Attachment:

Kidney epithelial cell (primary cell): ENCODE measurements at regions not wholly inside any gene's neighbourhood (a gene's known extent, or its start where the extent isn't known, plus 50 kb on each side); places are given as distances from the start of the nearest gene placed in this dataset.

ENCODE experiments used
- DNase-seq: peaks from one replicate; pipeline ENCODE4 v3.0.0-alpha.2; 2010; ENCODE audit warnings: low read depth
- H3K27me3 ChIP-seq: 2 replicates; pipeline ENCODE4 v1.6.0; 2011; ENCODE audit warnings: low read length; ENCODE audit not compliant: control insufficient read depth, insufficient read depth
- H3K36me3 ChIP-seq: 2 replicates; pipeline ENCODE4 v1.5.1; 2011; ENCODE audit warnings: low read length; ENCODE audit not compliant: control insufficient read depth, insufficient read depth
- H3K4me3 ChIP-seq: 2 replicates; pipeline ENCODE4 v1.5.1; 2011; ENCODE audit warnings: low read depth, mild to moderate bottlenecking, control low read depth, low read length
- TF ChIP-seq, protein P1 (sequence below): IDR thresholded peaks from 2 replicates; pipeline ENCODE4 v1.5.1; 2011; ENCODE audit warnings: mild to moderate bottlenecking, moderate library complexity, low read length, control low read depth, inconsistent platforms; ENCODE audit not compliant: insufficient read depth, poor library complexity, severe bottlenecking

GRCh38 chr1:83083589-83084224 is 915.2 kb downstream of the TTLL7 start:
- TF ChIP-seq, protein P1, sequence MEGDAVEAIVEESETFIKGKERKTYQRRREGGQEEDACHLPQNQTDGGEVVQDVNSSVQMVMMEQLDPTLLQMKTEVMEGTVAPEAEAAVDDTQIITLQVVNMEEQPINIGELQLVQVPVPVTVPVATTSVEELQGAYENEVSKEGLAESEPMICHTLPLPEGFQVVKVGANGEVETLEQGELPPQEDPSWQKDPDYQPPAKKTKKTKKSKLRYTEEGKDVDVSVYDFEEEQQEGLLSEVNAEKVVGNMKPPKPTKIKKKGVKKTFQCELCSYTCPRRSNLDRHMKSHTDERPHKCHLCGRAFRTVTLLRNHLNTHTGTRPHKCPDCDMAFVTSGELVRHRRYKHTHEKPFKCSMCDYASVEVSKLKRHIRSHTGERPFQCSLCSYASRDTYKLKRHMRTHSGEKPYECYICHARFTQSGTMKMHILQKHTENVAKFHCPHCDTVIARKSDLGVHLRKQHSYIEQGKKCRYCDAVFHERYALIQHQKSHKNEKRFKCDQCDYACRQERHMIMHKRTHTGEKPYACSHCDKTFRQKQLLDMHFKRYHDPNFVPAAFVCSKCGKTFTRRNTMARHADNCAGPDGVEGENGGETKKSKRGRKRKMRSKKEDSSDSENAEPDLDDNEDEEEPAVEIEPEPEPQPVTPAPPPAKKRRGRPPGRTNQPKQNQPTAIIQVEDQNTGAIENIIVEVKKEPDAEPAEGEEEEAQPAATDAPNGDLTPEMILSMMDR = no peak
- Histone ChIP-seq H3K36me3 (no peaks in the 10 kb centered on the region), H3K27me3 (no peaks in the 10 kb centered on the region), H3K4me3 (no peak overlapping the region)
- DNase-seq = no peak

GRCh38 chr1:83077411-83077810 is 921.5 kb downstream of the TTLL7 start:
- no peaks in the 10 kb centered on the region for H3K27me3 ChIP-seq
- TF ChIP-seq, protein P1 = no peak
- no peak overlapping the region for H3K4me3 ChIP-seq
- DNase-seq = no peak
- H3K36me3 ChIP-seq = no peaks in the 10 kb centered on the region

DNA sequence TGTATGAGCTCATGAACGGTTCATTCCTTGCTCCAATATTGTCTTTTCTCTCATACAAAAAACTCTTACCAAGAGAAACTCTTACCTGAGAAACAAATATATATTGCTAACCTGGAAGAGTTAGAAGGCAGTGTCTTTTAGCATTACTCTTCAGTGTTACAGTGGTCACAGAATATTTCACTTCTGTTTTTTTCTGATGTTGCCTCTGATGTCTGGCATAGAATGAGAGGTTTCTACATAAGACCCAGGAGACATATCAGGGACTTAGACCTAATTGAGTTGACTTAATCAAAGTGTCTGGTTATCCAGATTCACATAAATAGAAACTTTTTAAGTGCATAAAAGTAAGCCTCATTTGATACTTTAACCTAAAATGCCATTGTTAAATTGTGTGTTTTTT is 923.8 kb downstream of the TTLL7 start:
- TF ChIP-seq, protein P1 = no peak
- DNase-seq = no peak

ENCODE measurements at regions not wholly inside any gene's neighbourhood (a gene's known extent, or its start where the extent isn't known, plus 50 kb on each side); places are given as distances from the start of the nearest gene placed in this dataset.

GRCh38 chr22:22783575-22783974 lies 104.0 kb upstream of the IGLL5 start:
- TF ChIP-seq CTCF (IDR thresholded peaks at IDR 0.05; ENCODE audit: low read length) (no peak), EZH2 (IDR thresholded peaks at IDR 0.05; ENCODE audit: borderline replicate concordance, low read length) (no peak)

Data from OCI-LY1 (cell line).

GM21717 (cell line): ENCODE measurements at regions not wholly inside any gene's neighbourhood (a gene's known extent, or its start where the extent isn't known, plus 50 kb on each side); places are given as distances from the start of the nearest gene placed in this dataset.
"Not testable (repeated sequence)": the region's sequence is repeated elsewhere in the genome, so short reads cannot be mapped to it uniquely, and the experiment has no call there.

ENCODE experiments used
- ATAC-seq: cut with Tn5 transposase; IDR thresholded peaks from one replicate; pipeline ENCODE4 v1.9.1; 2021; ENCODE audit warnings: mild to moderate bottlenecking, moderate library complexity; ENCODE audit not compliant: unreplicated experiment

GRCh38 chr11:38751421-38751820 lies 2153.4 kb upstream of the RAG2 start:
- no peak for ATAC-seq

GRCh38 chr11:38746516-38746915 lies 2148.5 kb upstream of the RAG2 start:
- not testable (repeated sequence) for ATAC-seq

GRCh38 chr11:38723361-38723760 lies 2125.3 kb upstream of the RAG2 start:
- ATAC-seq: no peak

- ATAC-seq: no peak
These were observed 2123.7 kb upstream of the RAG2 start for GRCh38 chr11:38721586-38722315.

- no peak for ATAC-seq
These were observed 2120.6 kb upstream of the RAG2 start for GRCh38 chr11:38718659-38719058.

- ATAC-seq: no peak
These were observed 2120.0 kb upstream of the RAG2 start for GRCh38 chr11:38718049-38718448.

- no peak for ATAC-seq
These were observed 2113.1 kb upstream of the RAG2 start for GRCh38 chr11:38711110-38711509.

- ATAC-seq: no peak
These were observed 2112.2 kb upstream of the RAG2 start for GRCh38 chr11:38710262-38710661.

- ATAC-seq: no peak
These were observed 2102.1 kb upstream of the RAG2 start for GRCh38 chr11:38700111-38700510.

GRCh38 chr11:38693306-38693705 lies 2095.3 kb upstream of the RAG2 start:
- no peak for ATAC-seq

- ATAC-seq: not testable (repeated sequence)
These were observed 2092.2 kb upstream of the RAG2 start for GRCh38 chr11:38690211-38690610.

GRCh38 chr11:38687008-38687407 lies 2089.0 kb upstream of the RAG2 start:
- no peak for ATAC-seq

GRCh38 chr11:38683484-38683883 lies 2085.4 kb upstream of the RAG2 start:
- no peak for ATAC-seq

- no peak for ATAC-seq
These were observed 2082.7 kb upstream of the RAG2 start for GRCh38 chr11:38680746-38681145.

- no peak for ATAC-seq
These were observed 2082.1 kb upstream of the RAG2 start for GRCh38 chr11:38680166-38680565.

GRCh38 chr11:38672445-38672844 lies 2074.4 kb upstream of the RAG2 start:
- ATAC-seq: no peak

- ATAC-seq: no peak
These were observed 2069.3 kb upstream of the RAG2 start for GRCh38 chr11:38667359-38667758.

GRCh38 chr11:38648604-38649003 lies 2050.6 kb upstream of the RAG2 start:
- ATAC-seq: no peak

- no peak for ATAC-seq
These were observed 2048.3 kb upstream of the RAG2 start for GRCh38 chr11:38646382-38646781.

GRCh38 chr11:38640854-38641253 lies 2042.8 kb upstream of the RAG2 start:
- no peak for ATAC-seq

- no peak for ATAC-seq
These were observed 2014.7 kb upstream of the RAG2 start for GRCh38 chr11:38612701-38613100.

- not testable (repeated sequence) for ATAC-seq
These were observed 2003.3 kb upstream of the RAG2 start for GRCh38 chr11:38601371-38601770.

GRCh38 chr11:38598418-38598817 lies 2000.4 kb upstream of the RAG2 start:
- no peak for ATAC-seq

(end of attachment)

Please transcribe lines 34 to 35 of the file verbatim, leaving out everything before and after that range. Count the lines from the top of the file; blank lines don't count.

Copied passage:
- ATAC-seq: no peak

- ATAC-seq: no peak